Physiology and Biomedical Engineering have never worked better together than in this program! Students will learn physiology applications by using engineering to visualize the relationships between structure and function of both the digestive and cardiovascular systems. “Working” models of both systems will be designed, engineered, and built during the course of the week. Students will also have the opportunity to model different pathological conditions in their models such as atherosclerosis and Crohn’s disease and explain the biophysical and biochemical basis of their creations. Through model-building and testing, dissections, chemistry experiments, and possibly even a laparoscopic surgery simulation, students will come away with a newfound appreciation for these crucial systems. The week will culminate with the students presenting their creations at a showcase for parents.
Game Day STEM
How does a diver minimize their splash and maximize their score? How can a vaulting pole bend without snapping? How is sports equipment made to accommodate forces? The underlying STEM principles for the sports you know and love will be explored. Students will build and race a robotic swimmer, re-engineer an archer’s bow, and test cycling gears! Participants will discover how STEM concepts are applied to a variety of sports, helping athletes maximize their performance.
What does it take to be a marine scientist? Become an ocean explorer with us during our brand new ocean-themed STEM experience! Students will follow the engineering design cycle as they design, build, submerge, and test their own submarine. They will also learn the science behind (and model) fascinating ocean-phenomena like bioluminescence, perform dissections of marine creatures (including a squid), and study the ocean’s micro-organisms. If you’re ready – dive in!
Is there a doctor in the house? This program provides budding medical students a general understanding of human anatomy through hands-on explorations of the heart, blood, skin, bones and muscles! Participants will perform a (sheep) hearts dissection, practice suturing, explore the physics of blood flow, and much more. They will also engage in a fun and challenging bioengineering project that will allow them to apply engineering principles and practices to the structure and function of the human body.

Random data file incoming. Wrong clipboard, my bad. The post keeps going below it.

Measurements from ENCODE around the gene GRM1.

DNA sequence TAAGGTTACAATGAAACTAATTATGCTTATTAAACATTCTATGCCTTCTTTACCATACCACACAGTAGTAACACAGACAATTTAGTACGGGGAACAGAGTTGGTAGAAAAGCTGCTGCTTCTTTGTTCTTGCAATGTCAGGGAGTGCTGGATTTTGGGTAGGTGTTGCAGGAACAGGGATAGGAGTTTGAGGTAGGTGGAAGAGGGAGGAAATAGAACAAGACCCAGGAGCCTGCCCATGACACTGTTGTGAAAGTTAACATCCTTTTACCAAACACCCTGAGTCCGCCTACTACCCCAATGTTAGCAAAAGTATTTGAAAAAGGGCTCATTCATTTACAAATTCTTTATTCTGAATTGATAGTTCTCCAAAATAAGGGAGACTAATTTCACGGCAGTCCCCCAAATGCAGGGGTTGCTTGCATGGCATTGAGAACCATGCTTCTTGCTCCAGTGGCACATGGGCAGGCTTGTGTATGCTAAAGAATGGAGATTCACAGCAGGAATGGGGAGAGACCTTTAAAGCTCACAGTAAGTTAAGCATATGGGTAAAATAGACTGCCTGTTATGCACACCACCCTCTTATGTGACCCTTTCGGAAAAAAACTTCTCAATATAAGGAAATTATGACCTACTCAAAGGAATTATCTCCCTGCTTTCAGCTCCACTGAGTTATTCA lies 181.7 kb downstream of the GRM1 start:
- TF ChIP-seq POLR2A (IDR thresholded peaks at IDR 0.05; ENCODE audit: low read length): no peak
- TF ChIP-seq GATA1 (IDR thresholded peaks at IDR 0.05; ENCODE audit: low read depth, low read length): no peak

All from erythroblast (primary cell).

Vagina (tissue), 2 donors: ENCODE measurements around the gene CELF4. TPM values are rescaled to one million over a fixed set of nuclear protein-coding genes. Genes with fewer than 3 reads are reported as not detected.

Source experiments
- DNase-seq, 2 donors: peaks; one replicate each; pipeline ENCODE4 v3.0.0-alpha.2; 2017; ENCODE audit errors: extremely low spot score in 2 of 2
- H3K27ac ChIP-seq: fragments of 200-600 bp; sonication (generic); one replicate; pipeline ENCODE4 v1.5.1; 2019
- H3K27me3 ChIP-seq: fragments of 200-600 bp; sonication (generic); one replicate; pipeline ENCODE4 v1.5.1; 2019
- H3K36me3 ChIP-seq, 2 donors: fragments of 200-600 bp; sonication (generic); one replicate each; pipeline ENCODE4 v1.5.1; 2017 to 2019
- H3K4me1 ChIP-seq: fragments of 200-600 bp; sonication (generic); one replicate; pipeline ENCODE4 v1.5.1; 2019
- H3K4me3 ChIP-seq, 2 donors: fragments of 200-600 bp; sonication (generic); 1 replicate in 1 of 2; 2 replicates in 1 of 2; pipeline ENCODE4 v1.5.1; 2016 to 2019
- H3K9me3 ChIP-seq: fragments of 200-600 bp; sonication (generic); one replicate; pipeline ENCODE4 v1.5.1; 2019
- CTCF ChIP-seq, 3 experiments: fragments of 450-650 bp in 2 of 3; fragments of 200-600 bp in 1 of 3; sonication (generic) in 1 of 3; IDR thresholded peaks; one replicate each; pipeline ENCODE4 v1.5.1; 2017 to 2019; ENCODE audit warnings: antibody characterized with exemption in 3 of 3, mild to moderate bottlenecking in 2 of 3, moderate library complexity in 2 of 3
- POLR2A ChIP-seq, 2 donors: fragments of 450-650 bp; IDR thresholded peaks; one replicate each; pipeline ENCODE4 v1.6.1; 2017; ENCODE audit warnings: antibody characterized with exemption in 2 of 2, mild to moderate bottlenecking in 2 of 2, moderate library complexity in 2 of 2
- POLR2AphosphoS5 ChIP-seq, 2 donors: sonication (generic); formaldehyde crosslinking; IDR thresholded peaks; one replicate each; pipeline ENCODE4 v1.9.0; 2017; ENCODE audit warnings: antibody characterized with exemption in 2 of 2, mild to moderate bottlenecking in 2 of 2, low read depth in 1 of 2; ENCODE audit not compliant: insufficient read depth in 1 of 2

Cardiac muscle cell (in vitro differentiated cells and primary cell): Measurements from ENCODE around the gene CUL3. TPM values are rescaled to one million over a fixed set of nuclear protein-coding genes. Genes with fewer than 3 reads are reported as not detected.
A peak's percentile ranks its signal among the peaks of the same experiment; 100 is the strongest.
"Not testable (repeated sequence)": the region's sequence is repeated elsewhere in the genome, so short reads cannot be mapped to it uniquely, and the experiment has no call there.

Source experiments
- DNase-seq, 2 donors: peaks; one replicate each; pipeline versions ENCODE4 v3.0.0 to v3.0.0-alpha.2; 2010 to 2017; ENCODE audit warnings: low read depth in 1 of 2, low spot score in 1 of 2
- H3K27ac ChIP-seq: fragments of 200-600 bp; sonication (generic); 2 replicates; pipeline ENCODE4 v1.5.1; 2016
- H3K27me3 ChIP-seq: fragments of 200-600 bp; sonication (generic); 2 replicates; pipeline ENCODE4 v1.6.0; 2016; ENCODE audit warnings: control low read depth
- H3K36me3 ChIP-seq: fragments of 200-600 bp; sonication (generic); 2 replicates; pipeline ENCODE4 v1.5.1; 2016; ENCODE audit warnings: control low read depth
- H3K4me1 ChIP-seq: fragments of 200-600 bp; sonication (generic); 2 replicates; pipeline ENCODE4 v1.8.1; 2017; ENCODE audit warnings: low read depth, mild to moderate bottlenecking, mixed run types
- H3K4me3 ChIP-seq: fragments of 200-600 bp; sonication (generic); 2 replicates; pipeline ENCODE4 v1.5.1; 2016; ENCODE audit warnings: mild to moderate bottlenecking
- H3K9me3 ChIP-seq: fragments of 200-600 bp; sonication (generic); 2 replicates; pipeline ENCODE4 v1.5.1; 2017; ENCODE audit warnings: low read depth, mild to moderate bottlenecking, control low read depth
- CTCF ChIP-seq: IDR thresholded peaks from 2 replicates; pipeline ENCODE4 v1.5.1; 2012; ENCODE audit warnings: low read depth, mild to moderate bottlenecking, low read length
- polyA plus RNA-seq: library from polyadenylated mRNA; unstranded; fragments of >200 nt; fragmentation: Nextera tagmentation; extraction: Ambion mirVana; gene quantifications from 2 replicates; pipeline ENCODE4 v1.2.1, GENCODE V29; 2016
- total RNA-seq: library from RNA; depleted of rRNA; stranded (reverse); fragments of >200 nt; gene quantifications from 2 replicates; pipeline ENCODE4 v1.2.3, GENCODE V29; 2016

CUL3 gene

Design, tinker, build, test—then do it again! Working in teams, participants will engage in hands-on activities as they explore the engineering design process through electrical, chemical, and biomedical engineering. Students will design, build, and race boats, build a solar powered car, and test the principles of force and motion through a week-long Rube Goldberg project culminating in a competition.
Space & Weather
IMSA’s weather forecast for Summer 2019…? “Cloudy with a chance of meteors!” We are hosting a camp that will explore the space and weather phenomena that have fascinated humans for centuries. Students will have to “think like an astronaut (or aerospace engineer or meteorologist)” in order to take on a series of space/weather-related challenges including how to design space gear that can withstand the harsh environs of outer space, capture lightning in a bottle, and use chemical reactions to launch rockets. Along the way, there will be some close encounters with glowing galactic goo, swirling satellites, and helpful hovercrafts. Come join us for a week that will be out-of-this world!
Calling all mini-Makers! Have you ever wanted to develop and assemble your own toy? Light up your creations? Build a waterslide? Students will hone their inquiring, designing, creating, and building skills on multiple engaging projects. Throughout the week they will be learning about circuits, physics, engineering, and even coding a dance that other students will perform. So put on your thinking caps and come join us makers!